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Added to The International Reading List

Among the Thorns by Veronica Schanoes

among the thorns

A couple of months ago, I reviewed Veronica Schanoes’ novella, Burning Girls. She has a knack for reinventing folktales, giving them a fresh note while still retaining their centuries’ old roots. She does it again in her new short story, Among the Thorns. The story is a clear rebuttal to the Brothers Grimm’s most overwhelmingly antisemitic story, “The Jew in the Thorn” (Der Jude im Dorn).

As a child, Itte’s father never returns home. The family finds out that he has been murdered in the German village of Dornburg (this name literally means thorn castle in DE).

“They made my father dance in thorns before they killed him. I used to think that this was a metaphor, that they beat him with thorny vines, perhaps. But I was wrong about that. They made him dance.”

Itte, her family, and the rest of the Jews are persecuted now in their seventeenth century village just as the Jews have been in the past centuries as well. Ten years pass and with her mother dead and her brothers off, Itte decides to take revenge on Herr Geiger, the man who is responsible for her father’s death. Herr Geiger, like his name suggests, is a fiddler, whose instrument when played will make anyone dance, even until they are worn out; he also has the extraordinary ability to make people do what he wants. Itte’s father was made to dance in the thorns until he was bloodied. As Itte sets off on her quest, she is accompanied by the disembodied presence of Matronit to assist her with her travels and, finally, to “watch the fiddler’s last breath.”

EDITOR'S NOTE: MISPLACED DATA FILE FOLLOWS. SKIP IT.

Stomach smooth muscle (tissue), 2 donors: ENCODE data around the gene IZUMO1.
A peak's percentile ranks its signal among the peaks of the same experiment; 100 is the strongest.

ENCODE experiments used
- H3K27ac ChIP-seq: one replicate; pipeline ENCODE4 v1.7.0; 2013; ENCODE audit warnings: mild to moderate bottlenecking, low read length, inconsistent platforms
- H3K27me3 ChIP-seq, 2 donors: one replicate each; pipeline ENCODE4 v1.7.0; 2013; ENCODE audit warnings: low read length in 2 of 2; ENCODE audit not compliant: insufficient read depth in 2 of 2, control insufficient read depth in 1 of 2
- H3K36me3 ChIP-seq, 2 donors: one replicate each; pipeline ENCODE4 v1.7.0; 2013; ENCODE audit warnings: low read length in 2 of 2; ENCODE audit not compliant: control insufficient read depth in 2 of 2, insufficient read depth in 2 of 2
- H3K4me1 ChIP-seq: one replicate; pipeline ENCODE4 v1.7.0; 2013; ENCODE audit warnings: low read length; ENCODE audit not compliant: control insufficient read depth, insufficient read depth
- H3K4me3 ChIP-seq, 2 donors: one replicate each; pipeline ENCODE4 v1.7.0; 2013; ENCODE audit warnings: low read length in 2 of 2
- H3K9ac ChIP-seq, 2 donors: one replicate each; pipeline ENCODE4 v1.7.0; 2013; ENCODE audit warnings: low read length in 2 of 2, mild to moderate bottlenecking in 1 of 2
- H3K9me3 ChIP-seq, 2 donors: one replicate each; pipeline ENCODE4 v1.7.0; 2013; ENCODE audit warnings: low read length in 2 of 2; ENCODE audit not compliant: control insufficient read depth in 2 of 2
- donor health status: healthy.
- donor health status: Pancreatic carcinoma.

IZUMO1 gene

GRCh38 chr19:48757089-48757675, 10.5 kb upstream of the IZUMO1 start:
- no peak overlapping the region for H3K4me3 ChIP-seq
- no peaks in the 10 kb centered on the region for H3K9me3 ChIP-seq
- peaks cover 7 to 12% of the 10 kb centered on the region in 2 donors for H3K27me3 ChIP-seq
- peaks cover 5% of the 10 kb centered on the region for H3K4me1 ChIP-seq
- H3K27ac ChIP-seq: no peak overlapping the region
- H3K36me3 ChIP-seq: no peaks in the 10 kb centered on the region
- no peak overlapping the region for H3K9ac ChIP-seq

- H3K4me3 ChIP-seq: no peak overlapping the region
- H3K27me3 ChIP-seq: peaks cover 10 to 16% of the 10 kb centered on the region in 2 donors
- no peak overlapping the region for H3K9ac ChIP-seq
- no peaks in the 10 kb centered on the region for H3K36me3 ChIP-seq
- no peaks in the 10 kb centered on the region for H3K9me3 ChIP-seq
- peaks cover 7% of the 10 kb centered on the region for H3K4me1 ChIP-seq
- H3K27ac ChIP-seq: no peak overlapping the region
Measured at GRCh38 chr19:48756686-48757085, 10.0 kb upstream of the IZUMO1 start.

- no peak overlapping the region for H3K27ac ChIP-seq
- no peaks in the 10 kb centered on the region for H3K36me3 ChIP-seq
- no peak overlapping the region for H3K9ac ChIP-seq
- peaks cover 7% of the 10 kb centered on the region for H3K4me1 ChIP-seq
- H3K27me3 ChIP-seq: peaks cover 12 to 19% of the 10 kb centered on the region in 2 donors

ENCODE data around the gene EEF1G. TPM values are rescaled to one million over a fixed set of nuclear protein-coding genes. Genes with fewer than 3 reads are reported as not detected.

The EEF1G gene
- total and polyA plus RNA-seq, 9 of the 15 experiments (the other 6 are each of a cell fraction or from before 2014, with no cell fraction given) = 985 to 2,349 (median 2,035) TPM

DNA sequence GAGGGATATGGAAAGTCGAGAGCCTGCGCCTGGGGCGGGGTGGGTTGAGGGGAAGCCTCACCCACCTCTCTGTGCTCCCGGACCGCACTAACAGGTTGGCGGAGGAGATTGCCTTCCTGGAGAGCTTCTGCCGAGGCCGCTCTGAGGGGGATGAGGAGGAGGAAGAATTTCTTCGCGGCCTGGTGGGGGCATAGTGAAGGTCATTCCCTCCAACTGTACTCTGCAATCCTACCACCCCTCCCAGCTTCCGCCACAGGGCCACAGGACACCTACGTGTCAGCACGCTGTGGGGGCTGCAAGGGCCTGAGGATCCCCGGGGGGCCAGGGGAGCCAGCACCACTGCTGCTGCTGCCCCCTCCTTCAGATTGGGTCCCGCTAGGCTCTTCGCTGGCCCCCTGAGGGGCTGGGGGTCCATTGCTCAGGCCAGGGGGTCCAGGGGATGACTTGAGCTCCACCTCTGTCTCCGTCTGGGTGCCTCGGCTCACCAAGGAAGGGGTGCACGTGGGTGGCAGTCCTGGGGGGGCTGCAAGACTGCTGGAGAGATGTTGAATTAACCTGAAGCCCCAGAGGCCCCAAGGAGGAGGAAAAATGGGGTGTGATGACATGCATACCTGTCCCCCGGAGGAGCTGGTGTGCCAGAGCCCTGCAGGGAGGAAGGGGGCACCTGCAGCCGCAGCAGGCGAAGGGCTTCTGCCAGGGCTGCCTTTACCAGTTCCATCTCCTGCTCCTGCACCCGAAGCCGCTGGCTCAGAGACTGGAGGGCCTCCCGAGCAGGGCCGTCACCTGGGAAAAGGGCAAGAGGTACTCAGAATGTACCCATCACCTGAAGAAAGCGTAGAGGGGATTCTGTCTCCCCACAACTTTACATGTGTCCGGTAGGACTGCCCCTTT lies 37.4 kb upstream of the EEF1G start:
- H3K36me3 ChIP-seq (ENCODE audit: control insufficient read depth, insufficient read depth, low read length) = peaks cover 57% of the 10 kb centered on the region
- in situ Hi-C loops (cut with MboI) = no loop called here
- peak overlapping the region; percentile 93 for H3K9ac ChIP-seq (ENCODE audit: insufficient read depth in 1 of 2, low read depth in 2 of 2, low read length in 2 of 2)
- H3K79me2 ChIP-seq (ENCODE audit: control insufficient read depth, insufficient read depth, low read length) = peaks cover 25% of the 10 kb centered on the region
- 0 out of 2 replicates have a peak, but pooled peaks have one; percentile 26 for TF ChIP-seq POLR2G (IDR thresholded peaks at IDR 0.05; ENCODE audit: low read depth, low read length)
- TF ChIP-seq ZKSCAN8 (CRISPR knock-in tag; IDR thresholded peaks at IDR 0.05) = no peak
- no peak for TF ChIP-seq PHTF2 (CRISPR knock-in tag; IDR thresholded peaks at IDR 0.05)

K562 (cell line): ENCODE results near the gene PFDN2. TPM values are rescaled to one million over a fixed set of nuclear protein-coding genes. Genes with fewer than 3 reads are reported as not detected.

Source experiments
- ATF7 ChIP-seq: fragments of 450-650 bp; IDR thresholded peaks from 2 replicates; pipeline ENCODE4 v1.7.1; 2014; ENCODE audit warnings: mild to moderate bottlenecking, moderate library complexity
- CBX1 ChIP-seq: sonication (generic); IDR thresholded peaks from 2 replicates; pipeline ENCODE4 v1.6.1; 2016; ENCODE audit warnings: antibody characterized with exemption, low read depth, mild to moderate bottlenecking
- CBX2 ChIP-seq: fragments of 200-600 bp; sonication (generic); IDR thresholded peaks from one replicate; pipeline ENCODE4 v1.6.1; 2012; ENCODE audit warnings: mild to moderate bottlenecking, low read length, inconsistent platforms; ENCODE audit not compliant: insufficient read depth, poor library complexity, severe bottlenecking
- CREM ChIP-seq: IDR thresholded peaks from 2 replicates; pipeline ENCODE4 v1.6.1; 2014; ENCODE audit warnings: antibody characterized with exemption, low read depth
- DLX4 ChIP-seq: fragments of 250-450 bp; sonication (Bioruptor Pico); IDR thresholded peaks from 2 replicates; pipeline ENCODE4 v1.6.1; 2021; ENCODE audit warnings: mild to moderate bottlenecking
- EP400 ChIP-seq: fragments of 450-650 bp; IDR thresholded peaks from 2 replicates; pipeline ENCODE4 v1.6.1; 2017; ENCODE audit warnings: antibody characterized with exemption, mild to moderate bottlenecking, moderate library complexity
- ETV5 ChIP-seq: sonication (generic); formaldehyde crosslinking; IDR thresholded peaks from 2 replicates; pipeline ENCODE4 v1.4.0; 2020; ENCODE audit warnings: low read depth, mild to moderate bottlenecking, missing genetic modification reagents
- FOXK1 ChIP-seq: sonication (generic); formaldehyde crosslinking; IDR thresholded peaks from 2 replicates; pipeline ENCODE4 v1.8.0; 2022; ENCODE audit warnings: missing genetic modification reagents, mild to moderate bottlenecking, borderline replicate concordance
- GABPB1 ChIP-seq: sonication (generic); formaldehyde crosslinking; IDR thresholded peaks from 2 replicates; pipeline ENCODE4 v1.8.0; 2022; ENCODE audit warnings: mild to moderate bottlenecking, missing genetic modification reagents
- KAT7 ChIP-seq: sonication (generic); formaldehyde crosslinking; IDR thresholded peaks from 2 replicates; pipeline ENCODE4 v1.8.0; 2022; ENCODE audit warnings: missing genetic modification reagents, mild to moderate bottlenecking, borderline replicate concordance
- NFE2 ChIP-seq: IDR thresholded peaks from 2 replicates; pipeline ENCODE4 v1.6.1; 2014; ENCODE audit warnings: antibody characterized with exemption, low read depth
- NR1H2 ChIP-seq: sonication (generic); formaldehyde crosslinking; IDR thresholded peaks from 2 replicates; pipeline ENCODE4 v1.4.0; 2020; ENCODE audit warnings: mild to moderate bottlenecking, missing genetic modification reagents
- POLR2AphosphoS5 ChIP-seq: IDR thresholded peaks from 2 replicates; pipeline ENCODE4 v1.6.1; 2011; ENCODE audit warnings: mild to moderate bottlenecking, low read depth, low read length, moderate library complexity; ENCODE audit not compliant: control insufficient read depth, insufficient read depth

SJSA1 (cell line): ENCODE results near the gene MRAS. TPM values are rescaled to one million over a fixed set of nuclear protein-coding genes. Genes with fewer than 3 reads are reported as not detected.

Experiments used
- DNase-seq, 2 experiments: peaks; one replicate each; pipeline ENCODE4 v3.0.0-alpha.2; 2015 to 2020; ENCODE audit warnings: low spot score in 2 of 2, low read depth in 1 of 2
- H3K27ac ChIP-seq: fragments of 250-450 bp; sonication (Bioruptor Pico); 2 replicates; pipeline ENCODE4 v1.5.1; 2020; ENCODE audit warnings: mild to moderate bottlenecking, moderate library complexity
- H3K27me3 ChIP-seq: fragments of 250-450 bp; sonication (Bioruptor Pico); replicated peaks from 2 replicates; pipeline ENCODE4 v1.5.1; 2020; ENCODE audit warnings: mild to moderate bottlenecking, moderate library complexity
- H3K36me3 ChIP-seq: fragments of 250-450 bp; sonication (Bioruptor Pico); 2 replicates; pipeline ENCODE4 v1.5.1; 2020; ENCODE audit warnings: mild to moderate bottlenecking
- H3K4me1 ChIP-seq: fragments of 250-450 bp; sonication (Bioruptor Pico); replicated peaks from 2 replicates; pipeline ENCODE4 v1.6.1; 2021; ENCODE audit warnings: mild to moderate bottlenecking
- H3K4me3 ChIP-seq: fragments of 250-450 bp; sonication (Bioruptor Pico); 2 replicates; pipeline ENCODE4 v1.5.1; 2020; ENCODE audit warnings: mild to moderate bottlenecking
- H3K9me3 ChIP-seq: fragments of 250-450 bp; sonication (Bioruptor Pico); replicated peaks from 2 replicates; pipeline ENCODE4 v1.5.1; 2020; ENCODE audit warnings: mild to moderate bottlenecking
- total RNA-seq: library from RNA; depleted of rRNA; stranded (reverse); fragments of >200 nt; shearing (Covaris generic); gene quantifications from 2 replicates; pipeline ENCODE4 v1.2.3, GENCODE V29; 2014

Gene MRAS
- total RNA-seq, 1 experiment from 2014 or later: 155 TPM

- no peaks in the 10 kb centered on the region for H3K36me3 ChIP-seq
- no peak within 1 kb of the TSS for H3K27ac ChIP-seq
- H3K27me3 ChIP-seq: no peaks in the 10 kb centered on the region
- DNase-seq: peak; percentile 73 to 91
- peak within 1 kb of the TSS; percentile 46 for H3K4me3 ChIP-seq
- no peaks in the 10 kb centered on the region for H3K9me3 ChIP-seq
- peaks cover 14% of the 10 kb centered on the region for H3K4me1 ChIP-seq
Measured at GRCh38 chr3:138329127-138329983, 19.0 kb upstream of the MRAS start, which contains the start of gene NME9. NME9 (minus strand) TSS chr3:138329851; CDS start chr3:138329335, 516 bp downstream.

Although rooted in sadness, I do love a good revenge tale. Itte is determined and plain-spoken. Her narration is direct, which I think works quite well for Schanoes, who is portraying both a developed character and a reference to an older story. She is reinterpreting the straightforward voice that is often used in old Märchen.* The imagery is strong in this story. An especially vivid moment is when Itte’s braided hair unravels, stretching out into giant thorn vines (see cover image above). It takes her whole body to exact revenge on Herr Geiger, something that Itte imagined would be the case, albeit, not entirely as she expected before she set out on her journey. We can read the Grimms’ tale in its historical context, but Schanoes’ new story is one to be relished in as each spiky thorn grows from Itte’s head.

Like Burning Girls, I found this story to be wholly gripping. Once you start, you better clear your schedule, because you’ll want to finish it in one sitting and then probably read it again for any details missed the first go around. I don’t know what Veronica Schanoes is up to, but I hope her plans include writing a fabulous collection of tales with stellar illustrations by Anna & Elena Balbusso.

Among the Thorns is available as a .99 cent ebook (with beautiful cover included) and at the publisher’s website. In honor of Burning Girls being nominated for a Nebula Award this year, the publisher has made the ebook available for free.

 

*I always find it hard to reference stories like the ones from the Brothers Grimm as “fairy tales.” They are often quite beastly and not at all whimsical like I imagine fairies to be.

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Penny Dreadful

penny dreadful

This weekend saw the premiere of Showtime’s new series, Penny Dreadful. The show brings together some classic characters from literature: Dracula, Dorian Gray, Victor Frankenstein, and his monster. The show is filled with dark creatures, hidden mysteries, and a dark and scrubby London.  The show is richly layered and for fans like myself who like Gothic fiction, the weaving in of these characters and their lore is delightful.